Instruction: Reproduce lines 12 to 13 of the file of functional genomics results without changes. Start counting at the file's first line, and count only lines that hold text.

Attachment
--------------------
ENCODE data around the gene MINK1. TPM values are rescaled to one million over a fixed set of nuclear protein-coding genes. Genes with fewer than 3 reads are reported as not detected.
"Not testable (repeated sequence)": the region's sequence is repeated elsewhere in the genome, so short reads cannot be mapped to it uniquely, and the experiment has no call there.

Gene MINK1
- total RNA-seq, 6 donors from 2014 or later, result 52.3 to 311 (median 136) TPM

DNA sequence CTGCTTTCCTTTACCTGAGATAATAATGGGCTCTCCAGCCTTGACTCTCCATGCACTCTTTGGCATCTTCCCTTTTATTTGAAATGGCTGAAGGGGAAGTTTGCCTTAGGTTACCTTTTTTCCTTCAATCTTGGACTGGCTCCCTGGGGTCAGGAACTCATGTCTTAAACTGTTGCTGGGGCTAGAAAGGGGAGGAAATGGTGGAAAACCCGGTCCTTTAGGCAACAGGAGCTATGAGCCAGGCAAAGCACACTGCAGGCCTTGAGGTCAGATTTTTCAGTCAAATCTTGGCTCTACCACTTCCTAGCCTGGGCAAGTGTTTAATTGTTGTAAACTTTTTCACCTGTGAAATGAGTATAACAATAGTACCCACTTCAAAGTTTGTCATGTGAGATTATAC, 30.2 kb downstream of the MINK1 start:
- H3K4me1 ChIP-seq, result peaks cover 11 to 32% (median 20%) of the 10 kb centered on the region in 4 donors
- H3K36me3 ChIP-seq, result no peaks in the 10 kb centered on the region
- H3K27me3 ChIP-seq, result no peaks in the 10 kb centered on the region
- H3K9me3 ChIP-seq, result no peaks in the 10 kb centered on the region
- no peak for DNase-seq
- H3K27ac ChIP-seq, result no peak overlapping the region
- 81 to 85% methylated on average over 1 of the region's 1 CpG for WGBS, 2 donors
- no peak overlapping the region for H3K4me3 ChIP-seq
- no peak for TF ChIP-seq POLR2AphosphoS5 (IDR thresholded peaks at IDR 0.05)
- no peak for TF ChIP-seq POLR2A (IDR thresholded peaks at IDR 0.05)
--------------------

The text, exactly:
- 81 to 85% methylated on average over 1 of the region's 1 CpG for WGBS, 2 donors
- no peak overlapping the region for H3K4me3 ChIP-seq